Yesterday saw me heading back over to my physical therapist's office for a consult with another PT in the practice. PT #1, I guess, wanted a second opinion. I didn't mind, because I know and like PT #2 as well. But, also, I am getting really tired of hurting and want to fix this weird shin problem of mine.
Part of my frustration is that I am getting antsy. Mentally, I am chomping at the bit to get going again, to really run with abandon, not worrying about distance or speed, just get back to the JOY of running. And, not only that, I want to IMPROVE. Title of this blog aside, I don't just want to get back to where I was, I want to get BETTER. There, I have said it. I admit it. I am putting it out there for anyone to see. I have struggled with being average for years, seemingly getting nowhere fast as far as race times are concerned. But, the truth is, that I want to be FASTER. I don't anticipate rising up out of the "average" category, but I want to be a faster average. This past October, I really got bitten by the marathon bug, and I want to do more of them. However, my preference would be to knock my five-hour marathon time down to around four hours. Why? Because if I want to do more of these, I don't want to be out there any longer than I have to. PT #2 thinks it's possible. I just have to design a program to get me there. But, first, of course, I have to get to feeling better.
So, yesterday PT #2 and I had a really nice, long talk about what I have been doing over the past couple of years (and the last couple of months specifically), my plans, and my goals.
After our conversation, if nothing else was clear, this was: I overdid things last year. Going from a two-Half-Marathon-a-year-at-most schedule to five Halves and one Whole in a year probably didn't do my body any good, especially since I really didn't go out of my way to help myself recover and rest in between. She straight out told me that this will most likely not be a busy race year for me. However, she feels that I can get to where I want to be eventually.
Specifically, the upshot of my chat with PT #2 is that this is most likely not a stress fracture, but I now have some signs to look for. I will keep an eye on things and if those signs start creeping in, I will go see a sports med. doc. Basically, it sounds like I am already doing all the right things. I am working hard on improving my general fitness: cross-training, strength-training and flexibility. I am doing the cross-friction massage and foam rolling and stretching religiously. Mainly, the only areas where I can improve are to ice more often and look for different shoes.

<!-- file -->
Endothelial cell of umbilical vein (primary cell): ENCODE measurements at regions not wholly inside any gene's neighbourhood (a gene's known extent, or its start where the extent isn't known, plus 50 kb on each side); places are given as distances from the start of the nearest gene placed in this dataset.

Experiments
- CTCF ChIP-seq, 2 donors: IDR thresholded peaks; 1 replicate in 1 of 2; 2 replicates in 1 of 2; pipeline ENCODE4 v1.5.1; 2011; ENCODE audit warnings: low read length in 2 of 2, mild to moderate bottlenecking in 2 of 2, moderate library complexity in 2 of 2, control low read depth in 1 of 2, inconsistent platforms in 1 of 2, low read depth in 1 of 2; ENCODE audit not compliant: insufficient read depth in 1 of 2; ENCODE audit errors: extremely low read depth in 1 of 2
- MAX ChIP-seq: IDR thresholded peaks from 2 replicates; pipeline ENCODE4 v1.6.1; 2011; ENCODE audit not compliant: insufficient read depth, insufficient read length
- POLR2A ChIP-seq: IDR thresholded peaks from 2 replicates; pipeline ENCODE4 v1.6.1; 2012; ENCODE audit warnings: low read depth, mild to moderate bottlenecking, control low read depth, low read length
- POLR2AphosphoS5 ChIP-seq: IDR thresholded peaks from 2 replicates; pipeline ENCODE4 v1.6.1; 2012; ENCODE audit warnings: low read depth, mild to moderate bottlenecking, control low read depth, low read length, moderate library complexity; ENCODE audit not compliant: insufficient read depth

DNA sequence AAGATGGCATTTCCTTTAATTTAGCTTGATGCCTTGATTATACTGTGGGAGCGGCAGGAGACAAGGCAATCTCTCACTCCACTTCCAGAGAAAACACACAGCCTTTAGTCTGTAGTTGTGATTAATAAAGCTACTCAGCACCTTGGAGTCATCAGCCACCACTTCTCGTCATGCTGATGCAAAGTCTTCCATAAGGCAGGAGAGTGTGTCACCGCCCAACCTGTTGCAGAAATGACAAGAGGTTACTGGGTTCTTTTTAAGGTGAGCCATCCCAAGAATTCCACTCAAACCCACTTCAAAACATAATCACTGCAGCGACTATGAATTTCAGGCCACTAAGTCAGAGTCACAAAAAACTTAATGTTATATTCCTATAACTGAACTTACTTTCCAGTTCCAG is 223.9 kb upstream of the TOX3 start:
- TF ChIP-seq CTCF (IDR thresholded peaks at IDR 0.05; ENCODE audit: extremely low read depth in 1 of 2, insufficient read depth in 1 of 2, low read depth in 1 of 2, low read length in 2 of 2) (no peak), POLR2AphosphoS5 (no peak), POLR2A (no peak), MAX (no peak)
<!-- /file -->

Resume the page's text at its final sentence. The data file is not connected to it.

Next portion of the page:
I have been tasked with finding a pair of running shoes that have a wider toe box, so my toes can really spread out while running, and less of a heel wedge in the back, so that I have less to overcome with each stride. At this point, I have been advised to stay away from the zero-drop shoes I was looking at, as that would just add one more element to the mix and muddle things. We'll see, though, I really want those shoes. (As a side note, you could have bowled me over the other day when PT #1 said I might be a candidate for barefoot running. Now, I am 99 percent sure she was saying that tongue in cheek, but I still couldn't believe those words passed her lips as I know she has told me in the past she would never advise anyone to run barefoot.)
So, the beat goes on. If I weren't convinced myself that this was a chronic condition that I need to work through, I would be taking myself to an MD tout de suite. And, I might still go that route. For the most part, though, slowly I think things are getting better. It's just going really, really slowly. I wonder if there is any correlation - run slow, recover slow?
You are so right about upping the marathon time just so you don't have to run that much longer. That is part of what got me through the last miles of my race on Saturday. I wanted to stop running so badly but knew that would just cause me to have to run longer into the day. I was ready to be done.ReplyDelete
I wish they had more answers for you at the PT. Sounds like they confirmed what you already knew -- take it easy until you feel better. Since I've started running, I've felt nervous to stop because what if I lose all the speed and endurance I worked for, but I know that's not true. You will come back stronger, especially if you are not hurting when you start back.
Thanks for the vote of confidence! I know what you mean about not wanting to lose on the gains you have made. For me, too, that means not getting out of this routine I have established of running, strength, and cross-training. It took me a long time to get to where I could commit to this level of activity. I worry that I wouldn't have the oomph to start it all over again if I were to back off. :)Delete